BACKGROUND: In a recent population-based study we reported excess risk of neonatal mortality associated with vaginal breech delivery. In this case-control study we examine whether deviations from Norwegian guidelines are more common in breech deliveries resulting in intrapartum or neonatal deaths than in breech deliveries where the offspring survives, and if these deaths are potentially avoidable.
MATERIAL AND METHODS: Case-control study completed as a perinatal audit including term breech deliveries of singleton without congenital anomalies in Norway from 1999 to 2015. Deliveries where the child died intrapartum or in the neonatal period were case deliveries. For each case, two control deliveries who survived were identified. All the included deliveries were reviewed by four obstetricians independently assessing if the deaths in the case group might have been avoided and if the management of the deviations from Norwegian guidelines were more common in case than in control deliveries.
RESULTS: Thirty-one case and 62 control deliveries were identified by the Medical Birth Registry of Norway. After exclusion of non-eligible deliveries, 22 case and 31 control deliveries were studied. Three case and two control deliveries were unplanned home deliveries, while all in-hospital deliveries were in line with national guidelines. Antenatal care and/or management of in-hospital deliveries was assessed as suboptimal in seven (37%) case and two (7%) control deliveries (p?=?0.020). Three case deliveries were completed as planned caesarean delivery and 12 (75%) of the remaining 16 deaths were considered potentially avoidable had planned caesarean delivery been done. In seven of these 16 deliveries, death was associated with cord prolapse or difficult delivery of the head.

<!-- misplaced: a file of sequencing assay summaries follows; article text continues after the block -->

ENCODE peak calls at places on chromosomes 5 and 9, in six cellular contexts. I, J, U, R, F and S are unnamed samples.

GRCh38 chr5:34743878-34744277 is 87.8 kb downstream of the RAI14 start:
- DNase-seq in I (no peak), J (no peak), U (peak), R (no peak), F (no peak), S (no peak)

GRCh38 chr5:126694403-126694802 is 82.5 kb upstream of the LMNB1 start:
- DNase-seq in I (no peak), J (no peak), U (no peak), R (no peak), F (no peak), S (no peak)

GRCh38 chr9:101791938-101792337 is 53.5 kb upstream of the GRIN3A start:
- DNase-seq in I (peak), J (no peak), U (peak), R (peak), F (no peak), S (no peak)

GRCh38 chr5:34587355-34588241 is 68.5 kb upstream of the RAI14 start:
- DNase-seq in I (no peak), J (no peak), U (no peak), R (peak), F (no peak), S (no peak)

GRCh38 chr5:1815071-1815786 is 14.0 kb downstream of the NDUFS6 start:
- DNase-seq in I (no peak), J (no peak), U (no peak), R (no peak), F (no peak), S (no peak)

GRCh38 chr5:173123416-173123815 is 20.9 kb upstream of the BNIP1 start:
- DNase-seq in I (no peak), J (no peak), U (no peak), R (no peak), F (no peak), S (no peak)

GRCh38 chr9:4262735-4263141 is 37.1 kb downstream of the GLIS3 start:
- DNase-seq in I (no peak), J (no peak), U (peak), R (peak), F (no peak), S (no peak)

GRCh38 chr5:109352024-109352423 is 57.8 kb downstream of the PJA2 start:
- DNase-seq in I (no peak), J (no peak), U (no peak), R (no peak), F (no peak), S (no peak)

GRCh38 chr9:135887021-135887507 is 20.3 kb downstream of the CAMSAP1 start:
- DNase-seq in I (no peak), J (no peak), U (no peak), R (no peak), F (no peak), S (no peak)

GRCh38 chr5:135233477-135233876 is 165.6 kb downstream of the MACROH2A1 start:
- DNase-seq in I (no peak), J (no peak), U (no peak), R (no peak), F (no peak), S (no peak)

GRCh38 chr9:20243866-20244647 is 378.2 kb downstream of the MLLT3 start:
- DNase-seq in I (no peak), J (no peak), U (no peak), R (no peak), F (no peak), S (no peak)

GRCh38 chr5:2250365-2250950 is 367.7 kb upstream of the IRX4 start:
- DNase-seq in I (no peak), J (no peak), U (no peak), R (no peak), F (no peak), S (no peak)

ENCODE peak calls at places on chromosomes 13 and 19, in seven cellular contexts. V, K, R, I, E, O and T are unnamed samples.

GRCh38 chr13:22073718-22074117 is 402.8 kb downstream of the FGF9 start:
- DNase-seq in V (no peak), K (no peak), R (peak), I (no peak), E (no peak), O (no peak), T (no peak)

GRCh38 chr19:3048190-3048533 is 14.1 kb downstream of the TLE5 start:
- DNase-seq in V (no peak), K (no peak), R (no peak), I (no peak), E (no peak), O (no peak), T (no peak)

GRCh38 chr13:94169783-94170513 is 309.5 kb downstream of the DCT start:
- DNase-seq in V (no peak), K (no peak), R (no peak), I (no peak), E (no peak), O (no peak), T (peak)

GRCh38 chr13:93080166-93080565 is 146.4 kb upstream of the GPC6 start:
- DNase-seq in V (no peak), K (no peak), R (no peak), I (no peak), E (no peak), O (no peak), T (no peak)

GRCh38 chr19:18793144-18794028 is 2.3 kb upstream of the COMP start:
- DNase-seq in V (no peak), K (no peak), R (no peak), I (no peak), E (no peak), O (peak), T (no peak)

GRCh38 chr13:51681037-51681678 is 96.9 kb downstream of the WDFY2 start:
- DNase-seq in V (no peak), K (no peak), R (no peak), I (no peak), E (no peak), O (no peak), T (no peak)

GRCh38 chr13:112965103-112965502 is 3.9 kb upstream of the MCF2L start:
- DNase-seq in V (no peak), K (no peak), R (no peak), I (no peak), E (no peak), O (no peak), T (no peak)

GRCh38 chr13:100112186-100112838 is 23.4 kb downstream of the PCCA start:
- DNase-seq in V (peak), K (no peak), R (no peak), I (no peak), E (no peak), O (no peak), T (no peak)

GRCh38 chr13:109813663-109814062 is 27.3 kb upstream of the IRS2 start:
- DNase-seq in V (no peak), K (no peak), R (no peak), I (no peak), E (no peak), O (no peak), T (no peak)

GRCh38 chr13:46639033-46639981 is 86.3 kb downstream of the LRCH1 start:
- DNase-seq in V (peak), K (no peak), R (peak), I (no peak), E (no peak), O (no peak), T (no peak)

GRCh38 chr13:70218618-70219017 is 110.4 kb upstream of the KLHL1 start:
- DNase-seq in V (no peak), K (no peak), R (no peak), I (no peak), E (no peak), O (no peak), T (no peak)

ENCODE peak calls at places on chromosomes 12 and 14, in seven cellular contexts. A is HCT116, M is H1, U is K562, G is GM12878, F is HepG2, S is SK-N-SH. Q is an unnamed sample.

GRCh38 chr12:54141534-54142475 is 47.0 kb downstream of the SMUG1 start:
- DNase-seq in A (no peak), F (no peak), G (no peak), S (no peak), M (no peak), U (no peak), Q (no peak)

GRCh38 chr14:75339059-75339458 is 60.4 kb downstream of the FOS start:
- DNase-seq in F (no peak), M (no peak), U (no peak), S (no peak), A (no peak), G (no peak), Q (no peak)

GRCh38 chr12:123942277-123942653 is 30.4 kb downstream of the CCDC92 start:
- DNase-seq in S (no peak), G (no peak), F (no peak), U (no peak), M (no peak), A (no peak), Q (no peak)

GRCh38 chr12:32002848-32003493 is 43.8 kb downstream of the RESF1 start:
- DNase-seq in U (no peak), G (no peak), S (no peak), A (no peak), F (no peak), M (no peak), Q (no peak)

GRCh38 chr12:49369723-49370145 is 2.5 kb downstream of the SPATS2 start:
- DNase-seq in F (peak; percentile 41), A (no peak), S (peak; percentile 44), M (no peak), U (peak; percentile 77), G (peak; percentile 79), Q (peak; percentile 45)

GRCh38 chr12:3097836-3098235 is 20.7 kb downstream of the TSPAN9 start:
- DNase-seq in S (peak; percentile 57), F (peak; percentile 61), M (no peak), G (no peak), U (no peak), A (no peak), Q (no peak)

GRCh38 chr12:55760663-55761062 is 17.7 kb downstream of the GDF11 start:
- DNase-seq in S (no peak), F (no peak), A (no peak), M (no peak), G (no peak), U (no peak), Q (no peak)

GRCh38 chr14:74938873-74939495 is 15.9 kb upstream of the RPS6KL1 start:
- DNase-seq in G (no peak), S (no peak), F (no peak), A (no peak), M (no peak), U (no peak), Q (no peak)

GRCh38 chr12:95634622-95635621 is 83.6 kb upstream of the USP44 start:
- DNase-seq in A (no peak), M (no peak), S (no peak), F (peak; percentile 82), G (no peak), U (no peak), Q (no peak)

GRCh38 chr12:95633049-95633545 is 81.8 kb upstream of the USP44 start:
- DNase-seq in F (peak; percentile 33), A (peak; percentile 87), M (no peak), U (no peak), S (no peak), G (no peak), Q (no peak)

CONCLUSION: All in-hospital breech deliveries were in line with Norwegian guidelines. Seven of twelve potentially avoidable deaths were associated with birth complications related to breech presentation. However, suboptimal care was more common in case than control deliveries. Further improvement of intrapartum care may be obtained through continuous rigorous training and feedback from repeated perinatal audits.